A Year-Round Guide to Franklin and Nantahala

Captain Mark Thesier is quick to clarify: He’s not a historian; he’s a sailor. But as captain of the Liber-Tea, an intimate six-passenger electric tour boat with Edenton Bay Cruises,

Rosemary and Goat Cheese Strata

Captain Mark Thesier is quick to clarify: He’s not a historian; he’s a sailor. But as captain of the Liber-Tea, an intimate six-passenger electric tour boat with Edenton Bay Cruises,

Where History Comes to Life: Tours and Trails of Edenton

The courthouse green of the 1767 Chowan County Courthouse overlooks Little Creek.

Captain Mark Thesier is quick to clarify: He’s not a historian; he’s a sailor. But as captain of the Liber-Tea, an intimate six-passenger electric tour boat with Edenton Bay Cruises, Thesier knows what people like to talk about. And in Edenton, the conversation usually lands on history.

Thesier launches his seasonal cruises from Edenton Harbor and travels up Pembroke Creek. Located in the area of North Carolina known as the Inner Banks, Edenton life revolves around the water, so it only makes sense to explore the town — and its past — from such a vantage point. Thesier aims to create a group-driven experience that everyone can take part in. He says, “I’m listening to my passengers’ questions to direct where I go. Every tour is different because every group brings a different dynamic.”

Climb aboard Mark Thesier’s six-passenger tour boat, the Liber-Tea, as he pilots you around Edenton Bay and regales you with tales about the area’s history. Photography courtesy of Visit Edenton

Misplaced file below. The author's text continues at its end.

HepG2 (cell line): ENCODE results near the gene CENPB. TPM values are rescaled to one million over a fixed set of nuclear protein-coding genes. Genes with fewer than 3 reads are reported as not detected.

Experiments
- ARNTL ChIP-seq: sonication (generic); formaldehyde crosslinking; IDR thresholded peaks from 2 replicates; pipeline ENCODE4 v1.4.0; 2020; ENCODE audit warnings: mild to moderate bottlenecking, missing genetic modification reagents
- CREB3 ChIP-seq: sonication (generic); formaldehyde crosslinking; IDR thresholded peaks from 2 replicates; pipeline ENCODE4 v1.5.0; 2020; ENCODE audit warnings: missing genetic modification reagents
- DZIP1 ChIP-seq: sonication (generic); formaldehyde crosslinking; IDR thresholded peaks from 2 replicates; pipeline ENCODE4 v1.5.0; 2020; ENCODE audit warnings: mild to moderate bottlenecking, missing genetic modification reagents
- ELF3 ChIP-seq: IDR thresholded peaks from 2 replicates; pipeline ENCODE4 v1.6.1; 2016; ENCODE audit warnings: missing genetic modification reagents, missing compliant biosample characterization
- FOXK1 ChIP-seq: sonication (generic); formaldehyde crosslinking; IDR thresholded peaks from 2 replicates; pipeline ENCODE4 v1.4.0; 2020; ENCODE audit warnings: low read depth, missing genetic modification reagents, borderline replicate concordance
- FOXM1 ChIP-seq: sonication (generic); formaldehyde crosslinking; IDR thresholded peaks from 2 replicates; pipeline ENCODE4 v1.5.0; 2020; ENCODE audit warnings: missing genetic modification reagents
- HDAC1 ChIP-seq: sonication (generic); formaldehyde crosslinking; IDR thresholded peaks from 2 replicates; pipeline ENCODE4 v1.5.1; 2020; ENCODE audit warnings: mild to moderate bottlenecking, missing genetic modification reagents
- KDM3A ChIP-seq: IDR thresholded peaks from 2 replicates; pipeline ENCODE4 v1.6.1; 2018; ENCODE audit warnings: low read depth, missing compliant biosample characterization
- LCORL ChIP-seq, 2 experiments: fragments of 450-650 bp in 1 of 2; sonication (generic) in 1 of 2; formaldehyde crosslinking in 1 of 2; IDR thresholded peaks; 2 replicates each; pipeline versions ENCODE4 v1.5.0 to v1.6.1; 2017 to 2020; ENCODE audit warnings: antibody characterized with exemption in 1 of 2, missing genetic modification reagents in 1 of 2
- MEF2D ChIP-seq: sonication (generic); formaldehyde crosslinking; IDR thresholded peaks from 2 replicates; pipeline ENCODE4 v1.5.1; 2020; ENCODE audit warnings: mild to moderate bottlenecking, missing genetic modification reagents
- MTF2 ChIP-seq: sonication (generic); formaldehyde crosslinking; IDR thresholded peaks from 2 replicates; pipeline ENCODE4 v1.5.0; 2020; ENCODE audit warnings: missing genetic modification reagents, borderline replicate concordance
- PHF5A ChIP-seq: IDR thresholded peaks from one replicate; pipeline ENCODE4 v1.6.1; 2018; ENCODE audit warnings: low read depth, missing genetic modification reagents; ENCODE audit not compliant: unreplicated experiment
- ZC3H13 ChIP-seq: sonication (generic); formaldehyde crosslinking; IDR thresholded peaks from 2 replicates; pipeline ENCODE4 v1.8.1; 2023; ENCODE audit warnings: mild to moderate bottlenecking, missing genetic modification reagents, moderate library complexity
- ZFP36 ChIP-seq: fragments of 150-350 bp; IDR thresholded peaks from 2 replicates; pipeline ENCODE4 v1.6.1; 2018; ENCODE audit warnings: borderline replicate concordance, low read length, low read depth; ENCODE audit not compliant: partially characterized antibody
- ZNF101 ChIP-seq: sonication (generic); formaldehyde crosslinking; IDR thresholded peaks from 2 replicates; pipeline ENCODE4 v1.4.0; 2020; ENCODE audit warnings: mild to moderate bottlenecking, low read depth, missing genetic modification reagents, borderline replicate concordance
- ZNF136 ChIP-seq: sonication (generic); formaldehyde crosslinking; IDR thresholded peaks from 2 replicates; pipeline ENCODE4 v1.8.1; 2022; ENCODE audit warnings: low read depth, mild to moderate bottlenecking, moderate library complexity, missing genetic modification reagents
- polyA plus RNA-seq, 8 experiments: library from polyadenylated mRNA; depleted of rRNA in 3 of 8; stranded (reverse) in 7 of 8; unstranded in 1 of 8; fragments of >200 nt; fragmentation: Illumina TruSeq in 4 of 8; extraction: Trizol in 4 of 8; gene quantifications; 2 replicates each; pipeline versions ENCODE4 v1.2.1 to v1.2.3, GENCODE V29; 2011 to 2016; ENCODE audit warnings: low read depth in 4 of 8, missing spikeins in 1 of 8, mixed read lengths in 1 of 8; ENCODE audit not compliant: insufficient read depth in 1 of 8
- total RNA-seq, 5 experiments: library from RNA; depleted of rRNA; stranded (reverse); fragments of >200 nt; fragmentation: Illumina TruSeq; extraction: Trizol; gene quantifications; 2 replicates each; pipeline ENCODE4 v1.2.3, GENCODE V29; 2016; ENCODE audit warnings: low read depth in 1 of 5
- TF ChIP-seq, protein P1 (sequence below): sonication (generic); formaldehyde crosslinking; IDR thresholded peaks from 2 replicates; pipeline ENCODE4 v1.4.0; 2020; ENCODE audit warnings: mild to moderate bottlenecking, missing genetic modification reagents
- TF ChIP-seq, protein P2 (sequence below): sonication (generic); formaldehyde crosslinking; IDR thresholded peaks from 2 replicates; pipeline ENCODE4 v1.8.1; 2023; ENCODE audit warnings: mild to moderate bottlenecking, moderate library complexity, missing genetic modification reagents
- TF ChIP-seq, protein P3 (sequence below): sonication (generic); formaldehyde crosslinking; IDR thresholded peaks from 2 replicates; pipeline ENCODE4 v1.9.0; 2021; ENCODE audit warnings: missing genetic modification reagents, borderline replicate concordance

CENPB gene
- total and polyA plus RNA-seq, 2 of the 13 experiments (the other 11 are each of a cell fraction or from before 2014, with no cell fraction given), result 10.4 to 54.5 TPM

Along the way, Thesier points out historic landmarks and homes, surprising his guests with facts about Edenton’s rich history. More than 300 years later, North Carolina’s first Colonial capital remains exquisitely preserved.

This year, as Edenton celebrates the 250th anniversary of its famous Edenton Tea Party, visitors can choose exactly how they want to discover that history, whether by trolley, boat, on foot, and even by candlelight.


How to Discover Edenton History

The retro trolley will introduce you to 15 or more historic locations throughout Edenton in less than an hour. Photography courtesy of Visit Edenton

By Trolley

Edenton history buffs agree that the 50-minute Trolley Tour is the most fun — not to mention efficient — way to get a lay of the land. “In about a 20-block radius, the trolley covers at least 15 locations,” says Alexis Tobias-Jacavone, the director of history and communications with the Edenton Historical Commission. “Newcomers get an overview of more than 300 years’ worth of history. It’s an excellent way to get to know the town,” she adds.

Trolley tours depart from the Federal-era Penelope Barker House Welcome Center, known in town as “Edenton’s living room,” since it often serves as a first stop — and, most importantly, first impression — for visitors to town. 

“Penelope Barker was part of an upper-class group of well-connected women,” Tobias-Jacavone says. “She was instrumental in leading the Edenton Tea Party, one of the earliest known actions against Britain organized by women in the American colonies.” While these 51 women were drawing, signing, and publishing a statement declaring their intention to boycott all British goods, Penelope’s husband, Thomas, was in England serving on the Board of Trade.